In the run-up to the trial, Magen Hayashi, an investigator in the DA's office, testified that prosecutors pressured her to withhold evidence favorable to Stangel from police — statements from a witness who said the man Stangel is accused of striking, Dacari Spiers, was assaulting his girlfriend. Judge Teresa Caffese, who was overseeing the case, said no significant evidence appeared to have been suppressed. Spiers' girlfriend testified under oath that he was not assaulting her.

Hayashi's allegation of pressure disturbed Supervisor Ahsha Safaí, who sent a letter Monday to City Attorney David Chiu and Human Resources Director Carol Isen calling for an independent investigation. He characterized Hayashi's testimony as a whistleblower claim of workplace retaliation.

The police and D.A.'s office first struck an agreement in 2019, culminating years of trenchant debate over police accountability in San Francisco. The D.A.'s office was chosen as the lead investigative agency in police shootings and other use-of-force cases in an effort to inspire public trust, since police officers would no longer be tasked with investigating their own ranks.

On Tuesday, Boudin said Hayashi complied with the terms of the agreement — to provide information to police at certain specific intervals — as the agreement existed in 2019, before Boudin was in office. The agreement was revised in 2021 to specifiy that disclosures to police would be done on a rolling basis.

Although Scott has stressed the important have having an outside agency hold his department accountable for significant uses of force — and has proposed turning over these investigations to the California Department of Justice — Hamasaki said he did not believe the Police Commission would support such a move.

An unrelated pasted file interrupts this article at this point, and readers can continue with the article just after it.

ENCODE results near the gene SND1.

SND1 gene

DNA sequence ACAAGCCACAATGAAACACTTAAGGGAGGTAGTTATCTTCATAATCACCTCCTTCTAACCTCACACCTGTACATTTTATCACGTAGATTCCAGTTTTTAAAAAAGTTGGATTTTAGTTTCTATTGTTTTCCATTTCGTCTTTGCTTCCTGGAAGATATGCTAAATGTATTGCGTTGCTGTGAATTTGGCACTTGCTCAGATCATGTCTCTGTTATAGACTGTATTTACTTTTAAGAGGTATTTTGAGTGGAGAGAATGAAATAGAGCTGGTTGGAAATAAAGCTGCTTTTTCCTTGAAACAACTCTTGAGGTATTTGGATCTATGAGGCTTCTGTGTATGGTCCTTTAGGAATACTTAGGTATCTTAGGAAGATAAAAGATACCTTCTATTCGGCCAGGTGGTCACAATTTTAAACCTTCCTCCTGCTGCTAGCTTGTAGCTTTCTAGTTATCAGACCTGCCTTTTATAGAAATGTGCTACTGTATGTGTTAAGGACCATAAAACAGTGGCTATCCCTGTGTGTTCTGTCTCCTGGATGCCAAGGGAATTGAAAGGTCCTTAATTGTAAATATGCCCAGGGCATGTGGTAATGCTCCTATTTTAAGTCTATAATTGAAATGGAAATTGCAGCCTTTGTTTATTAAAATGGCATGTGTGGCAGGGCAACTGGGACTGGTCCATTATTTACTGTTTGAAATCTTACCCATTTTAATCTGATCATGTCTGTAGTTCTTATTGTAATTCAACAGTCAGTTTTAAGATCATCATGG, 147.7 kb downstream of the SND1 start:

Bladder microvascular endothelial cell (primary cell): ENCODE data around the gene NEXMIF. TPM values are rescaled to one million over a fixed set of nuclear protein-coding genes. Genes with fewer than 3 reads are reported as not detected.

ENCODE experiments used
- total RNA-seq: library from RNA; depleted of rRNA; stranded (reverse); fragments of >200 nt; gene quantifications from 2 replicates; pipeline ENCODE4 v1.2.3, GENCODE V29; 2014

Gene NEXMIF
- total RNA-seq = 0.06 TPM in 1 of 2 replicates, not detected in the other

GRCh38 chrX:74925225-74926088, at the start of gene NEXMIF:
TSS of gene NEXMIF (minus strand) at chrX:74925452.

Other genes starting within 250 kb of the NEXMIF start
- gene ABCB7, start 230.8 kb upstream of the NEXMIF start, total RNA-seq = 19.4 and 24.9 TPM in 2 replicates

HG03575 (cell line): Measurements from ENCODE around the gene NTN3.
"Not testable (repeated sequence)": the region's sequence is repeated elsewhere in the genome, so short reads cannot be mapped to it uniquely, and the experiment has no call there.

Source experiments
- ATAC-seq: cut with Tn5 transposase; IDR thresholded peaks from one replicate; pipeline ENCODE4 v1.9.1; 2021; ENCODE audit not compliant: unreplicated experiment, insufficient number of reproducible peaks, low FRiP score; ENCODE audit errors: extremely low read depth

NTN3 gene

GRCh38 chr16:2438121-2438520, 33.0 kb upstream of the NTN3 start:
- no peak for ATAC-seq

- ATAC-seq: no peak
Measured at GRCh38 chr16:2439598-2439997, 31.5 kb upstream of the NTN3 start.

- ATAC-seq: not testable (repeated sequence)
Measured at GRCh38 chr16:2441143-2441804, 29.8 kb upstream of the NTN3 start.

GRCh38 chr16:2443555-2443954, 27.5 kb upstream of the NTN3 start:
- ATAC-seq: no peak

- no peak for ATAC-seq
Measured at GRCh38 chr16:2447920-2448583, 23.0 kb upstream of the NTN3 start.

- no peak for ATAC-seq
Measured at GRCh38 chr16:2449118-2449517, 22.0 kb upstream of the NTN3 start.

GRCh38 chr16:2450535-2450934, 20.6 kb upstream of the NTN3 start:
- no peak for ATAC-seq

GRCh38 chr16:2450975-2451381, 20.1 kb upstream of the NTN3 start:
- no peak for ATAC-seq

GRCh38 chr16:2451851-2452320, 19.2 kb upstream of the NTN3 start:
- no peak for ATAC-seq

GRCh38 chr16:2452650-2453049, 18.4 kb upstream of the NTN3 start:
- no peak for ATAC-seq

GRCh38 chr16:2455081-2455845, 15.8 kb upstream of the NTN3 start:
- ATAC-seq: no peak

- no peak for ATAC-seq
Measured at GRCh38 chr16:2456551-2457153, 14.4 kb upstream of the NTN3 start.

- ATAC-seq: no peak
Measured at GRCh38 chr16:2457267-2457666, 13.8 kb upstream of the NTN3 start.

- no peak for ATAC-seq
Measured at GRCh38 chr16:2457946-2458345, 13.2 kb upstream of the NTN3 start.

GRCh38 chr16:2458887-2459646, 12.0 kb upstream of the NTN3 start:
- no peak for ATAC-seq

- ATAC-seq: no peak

"That's not a serious proposal," Hamasaki said. To him, it smacked of "shopping for a different referee."

Known for dissension in the past, the Police Commission has become more unified under Cohen, Vice President Commissioner Cindy Elias said. Now, the policy-setting body is hearing a clamor of feedback as individual commissioners express frustration over the ferocity of the politics.

Among the public officials to weigh in is Brian Cox, director of the Integrity Unit at the Public Defender's office. In a letter sent Wednesday, he urged the Police Commission to "act decisively to preserve independent investigations."

Cox quoted a passage from the city charter that says the Commission is "empowered to prescribe and enforce any reasonable rules and regulations that it deems necessary to provide for the efficiency of the Department."